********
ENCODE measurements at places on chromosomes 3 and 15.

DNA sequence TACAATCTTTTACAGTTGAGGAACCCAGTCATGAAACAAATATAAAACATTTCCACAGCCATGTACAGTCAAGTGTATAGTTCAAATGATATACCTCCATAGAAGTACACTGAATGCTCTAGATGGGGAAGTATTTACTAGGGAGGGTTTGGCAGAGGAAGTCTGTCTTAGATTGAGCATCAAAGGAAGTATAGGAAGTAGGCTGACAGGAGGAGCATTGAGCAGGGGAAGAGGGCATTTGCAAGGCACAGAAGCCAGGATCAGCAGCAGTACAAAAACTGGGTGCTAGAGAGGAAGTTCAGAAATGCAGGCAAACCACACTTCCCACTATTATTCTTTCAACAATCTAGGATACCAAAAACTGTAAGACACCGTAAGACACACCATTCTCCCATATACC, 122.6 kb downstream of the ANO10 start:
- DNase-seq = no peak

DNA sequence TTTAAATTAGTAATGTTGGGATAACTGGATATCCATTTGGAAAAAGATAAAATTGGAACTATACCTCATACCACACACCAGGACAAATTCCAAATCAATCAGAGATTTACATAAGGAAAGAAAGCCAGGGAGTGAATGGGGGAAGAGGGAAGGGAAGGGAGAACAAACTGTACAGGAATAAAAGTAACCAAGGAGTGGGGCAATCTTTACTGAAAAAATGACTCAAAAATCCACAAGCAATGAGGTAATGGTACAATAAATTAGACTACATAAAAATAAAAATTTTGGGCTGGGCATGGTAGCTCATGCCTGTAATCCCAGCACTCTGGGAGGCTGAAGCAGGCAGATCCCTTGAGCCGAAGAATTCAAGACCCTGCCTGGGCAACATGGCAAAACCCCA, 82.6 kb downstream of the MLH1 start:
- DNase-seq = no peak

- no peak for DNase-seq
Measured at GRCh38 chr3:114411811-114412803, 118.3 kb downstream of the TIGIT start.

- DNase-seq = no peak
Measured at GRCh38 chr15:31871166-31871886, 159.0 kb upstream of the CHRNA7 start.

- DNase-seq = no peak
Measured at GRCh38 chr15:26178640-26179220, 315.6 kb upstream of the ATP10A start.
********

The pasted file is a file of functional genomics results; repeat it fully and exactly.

ENCODE measurements at places on chromosomes 3 and 15.

DNA sequence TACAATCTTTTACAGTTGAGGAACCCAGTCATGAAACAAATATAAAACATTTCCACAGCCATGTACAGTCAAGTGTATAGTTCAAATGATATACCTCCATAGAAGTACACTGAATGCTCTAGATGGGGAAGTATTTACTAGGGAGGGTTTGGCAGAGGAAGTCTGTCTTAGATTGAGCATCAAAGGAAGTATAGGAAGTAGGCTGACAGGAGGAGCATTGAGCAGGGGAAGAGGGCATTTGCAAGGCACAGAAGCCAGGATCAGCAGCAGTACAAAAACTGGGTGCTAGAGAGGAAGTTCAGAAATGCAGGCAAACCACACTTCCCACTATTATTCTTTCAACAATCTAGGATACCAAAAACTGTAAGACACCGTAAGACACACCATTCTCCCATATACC, 122.6 kb downstream of the ANO10 start:
- DNase-seq = no peak

DNA sequence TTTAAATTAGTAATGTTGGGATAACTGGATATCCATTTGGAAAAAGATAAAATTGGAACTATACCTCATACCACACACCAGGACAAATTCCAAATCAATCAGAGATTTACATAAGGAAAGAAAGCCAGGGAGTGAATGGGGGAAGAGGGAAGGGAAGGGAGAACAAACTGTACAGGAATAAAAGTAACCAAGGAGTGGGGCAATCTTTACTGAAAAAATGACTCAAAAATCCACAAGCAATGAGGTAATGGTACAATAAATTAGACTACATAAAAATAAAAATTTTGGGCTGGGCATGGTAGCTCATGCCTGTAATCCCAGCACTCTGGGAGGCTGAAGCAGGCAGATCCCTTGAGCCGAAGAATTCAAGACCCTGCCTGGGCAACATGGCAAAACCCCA, 82.6 kb downstream of the MLH1 start:
- DNase-seq = no peak

- no peak for DNase-seq
Measured at GRCh38 chr3:114411811-114412803, 118.3 kb downstream of the TIGIT start.

- DNase-seq = no peak
Measured at GRCh38 chr15:31871166-31871886, 159.0 kb upstream of the CHRNA7 start.

- DNase-seq = no peak
Measured at GRCh38 chr15:26178640-26179220, 315.6 kb upstream of the ATP10A start.